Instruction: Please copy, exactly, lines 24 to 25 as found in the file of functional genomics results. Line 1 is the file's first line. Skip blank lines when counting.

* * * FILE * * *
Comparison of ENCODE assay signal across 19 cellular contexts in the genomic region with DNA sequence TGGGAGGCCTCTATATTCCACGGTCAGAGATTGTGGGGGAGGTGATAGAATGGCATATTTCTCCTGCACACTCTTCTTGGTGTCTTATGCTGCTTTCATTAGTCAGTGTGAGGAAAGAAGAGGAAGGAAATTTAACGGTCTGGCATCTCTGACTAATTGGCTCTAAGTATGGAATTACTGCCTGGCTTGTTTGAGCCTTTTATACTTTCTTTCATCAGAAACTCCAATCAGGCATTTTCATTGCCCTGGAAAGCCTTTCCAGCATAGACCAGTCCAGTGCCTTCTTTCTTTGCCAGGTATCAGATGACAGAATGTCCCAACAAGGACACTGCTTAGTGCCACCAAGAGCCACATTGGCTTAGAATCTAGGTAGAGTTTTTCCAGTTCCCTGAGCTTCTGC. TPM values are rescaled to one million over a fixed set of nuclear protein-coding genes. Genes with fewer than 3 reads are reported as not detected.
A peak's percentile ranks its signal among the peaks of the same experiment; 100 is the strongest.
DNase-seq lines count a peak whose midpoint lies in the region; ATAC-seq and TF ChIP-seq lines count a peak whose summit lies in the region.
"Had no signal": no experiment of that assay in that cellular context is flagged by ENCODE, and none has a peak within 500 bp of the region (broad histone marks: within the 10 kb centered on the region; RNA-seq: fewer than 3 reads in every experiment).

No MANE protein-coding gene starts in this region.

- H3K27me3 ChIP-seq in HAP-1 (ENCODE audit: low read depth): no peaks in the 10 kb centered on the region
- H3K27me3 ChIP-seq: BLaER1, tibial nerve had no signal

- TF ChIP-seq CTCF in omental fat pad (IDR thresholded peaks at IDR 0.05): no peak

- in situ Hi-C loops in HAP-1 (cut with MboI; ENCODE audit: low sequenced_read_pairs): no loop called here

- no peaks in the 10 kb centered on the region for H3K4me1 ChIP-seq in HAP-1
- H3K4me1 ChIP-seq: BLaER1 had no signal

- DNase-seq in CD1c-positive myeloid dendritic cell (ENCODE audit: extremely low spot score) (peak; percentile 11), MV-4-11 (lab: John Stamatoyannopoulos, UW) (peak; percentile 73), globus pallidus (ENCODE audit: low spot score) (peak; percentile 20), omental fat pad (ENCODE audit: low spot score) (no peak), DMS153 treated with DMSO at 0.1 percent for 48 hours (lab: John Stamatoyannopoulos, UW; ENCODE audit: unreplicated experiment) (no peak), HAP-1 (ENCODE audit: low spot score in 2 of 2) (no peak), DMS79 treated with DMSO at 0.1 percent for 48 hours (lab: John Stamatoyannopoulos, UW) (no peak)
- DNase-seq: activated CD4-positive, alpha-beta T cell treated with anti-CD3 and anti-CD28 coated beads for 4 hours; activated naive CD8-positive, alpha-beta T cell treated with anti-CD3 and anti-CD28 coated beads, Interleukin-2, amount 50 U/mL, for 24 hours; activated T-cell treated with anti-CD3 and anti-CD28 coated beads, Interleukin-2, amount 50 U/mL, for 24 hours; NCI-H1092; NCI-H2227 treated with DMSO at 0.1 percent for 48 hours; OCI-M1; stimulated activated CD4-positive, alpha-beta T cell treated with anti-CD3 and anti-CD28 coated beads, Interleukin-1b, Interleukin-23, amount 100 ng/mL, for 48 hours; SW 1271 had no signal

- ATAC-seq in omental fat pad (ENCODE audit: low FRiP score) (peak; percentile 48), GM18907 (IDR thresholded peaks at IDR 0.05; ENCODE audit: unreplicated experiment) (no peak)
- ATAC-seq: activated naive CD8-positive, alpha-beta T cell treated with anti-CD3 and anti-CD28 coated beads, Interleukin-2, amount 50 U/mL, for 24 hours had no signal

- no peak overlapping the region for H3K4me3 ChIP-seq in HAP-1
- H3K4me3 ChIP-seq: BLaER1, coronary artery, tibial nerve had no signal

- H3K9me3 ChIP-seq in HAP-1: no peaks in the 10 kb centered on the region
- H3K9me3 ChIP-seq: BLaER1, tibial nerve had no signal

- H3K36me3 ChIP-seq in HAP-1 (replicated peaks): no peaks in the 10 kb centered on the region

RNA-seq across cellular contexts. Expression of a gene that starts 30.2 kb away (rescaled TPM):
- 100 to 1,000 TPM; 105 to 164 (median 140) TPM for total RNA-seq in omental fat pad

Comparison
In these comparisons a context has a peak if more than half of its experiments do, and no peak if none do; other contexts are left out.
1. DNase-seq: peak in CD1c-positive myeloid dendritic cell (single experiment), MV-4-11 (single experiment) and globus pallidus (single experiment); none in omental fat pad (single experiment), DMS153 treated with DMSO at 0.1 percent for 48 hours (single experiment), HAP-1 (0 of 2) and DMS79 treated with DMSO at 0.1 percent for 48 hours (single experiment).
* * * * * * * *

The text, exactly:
In these comparisons a context has a peak if more than half of its experiments do, and no peak if none do; other contexts are left out.
1. DNase-seq: peak in CD1c-positive myeloid dendritic cell (single experiment), MV-4-11 (single experiment) and globus pallidus (single experiment); none in omental fat pad (single experiment), DMS153 treated with DMSO at 0.1 percent for 48 hours (single experiment), HAP-1 (0 of 2) and DMS79 treated with DMSO at 0.1 percent for 48 hours (single experiment).